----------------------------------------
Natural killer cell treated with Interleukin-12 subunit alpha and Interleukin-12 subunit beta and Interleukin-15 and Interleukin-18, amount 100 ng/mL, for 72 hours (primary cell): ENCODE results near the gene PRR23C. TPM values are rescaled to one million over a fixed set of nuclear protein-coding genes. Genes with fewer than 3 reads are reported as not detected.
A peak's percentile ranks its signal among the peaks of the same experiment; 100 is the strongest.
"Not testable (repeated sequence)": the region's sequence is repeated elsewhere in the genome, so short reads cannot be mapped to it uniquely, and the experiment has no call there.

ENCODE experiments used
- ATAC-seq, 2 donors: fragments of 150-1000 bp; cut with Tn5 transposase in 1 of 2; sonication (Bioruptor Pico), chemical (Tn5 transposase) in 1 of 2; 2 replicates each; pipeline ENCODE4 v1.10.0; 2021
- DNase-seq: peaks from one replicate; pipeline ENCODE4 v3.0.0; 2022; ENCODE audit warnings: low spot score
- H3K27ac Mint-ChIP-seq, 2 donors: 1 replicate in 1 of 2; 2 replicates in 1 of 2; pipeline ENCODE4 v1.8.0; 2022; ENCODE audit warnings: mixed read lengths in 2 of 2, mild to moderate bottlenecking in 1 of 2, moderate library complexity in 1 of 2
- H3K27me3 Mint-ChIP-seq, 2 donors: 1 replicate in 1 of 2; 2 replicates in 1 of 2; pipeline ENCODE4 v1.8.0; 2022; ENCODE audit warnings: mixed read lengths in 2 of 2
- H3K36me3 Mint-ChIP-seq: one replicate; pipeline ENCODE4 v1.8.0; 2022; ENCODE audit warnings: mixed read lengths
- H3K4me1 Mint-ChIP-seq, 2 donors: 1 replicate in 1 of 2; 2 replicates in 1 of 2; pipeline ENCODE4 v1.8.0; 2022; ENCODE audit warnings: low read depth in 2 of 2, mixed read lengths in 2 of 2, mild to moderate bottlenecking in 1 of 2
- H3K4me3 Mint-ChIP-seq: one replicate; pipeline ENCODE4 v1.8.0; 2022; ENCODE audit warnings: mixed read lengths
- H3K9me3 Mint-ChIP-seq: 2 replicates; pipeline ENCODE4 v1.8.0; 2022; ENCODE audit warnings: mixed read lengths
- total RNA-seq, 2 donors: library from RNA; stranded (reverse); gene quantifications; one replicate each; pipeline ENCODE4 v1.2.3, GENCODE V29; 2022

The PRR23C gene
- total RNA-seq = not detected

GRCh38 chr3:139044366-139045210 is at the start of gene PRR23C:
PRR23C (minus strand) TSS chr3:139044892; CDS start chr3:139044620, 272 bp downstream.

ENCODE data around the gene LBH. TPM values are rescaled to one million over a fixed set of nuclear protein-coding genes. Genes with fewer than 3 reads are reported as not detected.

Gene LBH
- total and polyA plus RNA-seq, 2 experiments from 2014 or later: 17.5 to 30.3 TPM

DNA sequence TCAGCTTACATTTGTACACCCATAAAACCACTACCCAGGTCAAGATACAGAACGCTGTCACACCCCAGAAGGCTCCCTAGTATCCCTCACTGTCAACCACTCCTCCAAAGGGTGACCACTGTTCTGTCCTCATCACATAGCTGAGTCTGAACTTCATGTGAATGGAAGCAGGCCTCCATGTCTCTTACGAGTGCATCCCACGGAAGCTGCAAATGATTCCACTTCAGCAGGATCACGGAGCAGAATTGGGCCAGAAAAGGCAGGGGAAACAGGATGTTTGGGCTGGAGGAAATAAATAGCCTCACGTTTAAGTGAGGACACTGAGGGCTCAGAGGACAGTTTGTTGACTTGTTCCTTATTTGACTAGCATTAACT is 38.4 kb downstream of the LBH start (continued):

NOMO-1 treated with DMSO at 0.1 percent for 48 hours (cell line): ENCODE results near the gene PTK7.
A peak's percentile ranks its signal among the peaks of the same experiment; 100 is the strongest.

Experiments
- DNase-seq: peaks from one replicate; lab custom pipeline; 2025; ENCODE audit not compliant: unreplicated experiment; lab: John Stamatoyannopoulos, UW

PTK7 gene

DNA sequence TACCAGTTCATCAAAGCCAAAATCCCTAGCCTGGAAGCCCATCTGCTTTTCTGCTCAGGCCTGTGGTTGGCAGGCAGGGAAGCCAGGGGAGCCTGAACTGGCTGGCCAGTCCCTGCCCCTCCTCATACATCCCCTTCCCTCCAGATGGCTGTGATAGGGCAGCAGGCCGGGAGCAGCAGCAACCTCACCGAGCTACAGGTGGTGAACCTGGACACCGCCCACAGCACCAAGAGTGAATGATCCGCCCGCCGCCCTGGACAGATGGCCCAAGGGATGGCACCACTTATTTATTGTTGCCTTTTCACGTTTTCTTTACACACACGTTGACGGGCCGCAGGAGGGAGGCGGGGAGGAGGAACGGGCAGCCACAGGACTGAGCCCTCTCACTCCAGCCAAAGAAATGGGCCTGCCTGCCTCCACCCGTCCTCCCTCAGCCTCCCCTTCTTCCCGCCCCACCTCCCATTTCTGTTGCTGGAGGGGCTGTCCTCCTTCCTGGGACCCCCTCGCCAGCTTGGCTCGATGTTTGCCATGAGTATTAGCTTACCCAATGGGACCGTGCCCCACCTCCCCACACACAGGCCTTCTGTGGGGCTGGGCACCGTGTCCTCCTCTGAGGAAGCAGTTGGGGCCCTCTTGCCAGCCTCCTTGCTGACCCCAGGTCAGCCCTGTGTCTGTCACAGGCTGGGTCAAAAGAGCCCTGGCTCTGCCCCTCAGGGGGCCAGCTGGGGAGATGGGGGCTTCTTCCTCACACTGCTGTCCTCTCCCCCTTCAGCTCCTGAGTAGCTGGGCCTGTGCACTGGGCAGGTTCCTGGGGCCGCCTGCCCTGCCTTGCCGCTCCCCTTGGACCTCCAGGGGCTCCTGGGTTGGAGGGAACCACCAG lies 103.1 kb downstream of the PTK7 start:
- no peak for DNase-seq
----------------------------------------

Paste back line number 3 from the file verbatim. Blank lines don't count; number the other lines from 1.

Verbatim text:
"Not testable (repeated sequence)": the region's sequence is repeated elsewhere in the genome, so short reads cannot be mapped to it uniquely, and the experiment has no call there.